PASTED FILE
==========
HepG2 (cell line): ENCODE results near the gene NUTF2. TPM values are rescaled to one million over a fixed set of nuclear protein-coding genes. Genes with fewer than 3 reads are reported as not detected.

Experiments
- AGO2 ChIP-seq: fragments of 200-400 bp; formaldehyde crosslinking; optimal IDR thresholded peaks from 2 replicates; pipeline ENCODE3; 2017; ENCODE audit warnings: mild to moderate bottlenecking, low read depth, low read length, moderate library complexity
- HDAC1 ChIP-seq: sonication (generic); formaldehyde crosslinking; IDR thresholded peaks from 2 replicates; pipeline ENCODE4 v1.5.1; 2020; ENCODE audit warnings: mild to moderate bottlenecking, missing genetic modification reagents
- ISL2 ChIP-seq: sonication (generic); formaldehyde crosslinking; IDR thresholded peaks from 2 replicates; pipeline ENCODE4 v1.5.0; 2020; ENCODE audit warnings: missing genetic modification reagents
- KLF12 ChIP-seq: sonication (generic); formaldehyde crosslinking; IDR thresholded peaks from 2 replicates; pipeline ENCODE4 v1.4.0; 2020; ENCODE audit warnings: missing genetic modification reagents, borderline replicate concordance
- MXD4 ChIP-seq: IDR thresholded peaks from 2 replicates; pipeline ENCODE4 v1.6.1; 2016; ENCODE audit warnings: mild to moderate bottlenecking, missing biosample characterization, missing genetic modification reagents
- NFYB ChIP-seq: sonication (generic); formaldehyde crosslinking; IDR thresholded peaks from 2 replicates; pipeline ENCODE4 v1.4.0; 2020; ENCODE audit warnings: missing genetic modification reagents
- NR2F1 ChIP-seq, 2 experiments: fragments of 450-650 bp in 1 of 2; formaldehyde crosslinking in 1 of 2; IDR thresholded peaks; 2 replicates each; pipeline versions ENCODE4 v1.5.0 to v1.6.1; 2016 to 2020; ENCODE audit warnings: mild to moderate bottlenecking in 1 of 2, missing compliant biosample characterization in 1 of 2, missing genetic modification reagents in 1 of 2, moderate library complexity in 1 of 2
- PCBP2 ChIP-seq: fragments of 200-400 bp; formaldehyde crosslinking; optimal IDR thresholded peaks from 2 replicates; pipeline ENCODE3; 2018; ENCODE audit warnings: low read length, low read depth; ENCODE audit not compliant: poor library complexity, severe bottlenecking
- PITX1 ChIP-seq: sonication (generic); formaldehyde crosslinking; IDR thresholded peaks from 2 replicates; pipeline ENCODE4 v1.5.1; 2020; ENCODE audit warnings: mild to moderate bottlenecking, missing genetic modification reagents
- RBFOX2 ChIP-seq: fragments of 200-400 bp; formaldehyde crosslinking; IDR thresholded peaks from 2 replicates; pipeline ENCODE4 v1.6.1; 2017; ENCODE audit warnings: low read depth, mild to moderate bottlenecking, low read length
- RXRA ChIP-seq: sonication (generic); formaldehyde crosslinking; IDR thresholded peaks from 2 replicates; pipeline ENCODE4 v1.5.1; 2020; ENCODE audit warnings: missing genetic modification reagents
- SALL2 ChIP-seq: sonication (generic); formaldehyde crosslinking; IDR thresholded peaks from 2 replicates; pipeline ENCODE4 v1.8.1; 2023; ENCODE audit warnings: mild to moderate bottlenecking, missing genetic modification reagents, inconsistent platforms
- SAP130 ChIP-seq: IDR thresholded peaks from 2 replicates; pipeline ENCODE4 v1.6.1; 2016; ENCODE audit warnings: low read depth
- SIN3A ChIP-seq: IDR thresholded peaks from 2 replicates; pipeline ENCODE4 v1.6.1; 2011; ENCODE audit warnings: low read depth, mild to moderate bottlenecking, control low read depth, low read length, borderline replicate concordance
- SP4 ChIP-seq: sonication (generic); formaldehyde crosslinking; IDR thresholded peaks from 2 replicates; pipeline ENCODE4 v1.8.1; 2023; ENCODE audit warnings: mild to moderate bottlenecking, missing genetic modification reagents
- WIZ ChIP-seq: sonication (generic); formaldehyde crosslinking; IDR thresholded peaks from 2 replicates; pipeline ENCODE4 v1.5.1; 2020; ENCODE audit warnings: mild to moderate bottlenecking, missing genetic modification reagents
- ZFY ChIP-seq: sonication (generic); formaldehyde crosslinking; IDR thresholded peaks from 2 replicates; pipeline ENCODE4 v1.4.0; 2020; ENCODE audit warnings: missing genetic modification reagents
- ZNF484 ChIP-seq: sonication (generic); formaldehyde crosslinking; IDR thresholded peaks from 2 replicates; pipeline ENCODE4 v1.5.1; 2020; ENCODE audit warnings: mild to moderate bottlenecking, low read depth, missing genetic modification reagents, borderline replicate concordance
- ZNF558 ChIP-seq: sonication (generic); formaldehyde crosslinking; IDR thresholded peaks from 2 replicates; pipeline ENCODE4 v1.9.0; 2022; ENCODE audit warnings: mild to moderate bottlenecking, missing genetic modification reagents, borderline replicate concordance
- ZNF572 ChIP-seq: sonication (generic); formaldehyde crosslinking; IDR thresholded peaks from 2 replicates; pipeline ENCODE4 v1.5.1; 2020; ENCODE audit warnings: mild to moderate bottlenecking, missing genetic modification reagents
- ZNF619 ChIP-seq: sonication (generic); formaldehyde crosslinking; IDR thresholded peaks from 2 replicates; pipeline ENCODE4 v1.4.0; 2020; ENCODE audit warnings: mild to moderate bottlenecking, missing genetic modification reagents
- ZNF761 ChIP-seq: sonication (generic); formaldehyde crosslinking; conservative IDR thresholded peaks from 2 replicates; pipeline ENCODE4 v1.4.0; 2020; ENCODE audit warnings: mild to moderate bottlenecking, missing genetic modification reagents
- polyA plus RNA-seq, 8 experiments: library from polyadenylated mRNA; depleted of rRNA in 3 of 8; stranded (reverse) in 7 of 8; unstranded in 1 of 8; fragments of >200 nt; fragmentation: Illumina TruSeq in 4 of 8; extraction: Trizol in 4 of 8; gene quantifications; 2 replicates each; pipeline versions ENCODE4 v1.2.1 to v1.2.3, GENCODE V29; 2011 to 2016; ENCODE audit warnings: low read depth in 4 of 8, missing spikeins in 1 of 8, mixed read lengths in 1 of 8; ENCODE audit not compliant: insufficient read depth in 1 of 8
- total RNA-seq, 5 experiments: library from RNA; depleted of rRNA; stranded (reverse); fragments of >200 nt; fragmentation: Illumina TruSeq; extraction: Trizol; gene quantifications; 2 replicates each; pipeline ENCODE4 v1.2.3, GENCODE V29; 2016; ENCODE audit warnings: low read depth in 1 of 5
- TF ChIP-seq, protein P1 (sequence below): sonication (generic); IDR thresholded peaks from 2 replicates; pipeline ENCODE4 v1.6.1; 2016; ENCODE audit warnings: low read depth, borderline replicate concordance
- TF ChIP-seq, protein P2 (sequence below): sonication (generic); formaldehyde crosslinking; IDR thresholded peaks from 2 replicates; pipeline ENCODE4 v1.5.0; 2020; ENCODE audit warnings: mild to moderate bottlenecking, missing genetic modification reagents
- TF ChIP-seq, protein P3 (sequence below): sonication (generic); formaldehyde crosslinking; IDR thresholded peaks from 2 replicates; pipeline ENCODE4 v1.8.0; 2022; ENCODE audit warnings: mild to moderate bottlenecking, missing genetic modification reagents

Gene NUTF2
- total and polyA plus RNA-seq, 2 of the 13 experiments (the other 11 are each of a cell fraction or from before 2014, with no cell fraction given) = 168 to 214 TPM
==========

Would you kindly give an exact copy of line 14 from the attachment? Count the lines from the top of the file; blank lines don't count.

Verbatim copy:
- SALL2 ChIP-seq: sonication (generic); formaldehyde crosslinking; IDR thresholded peaks from 2 replicates; pipeline ENCODE4 v1.8.1; 2023; ENCODE audit warnings: mild to moderate bottlenecking, missing genetic modification reagents, inconsistent platforms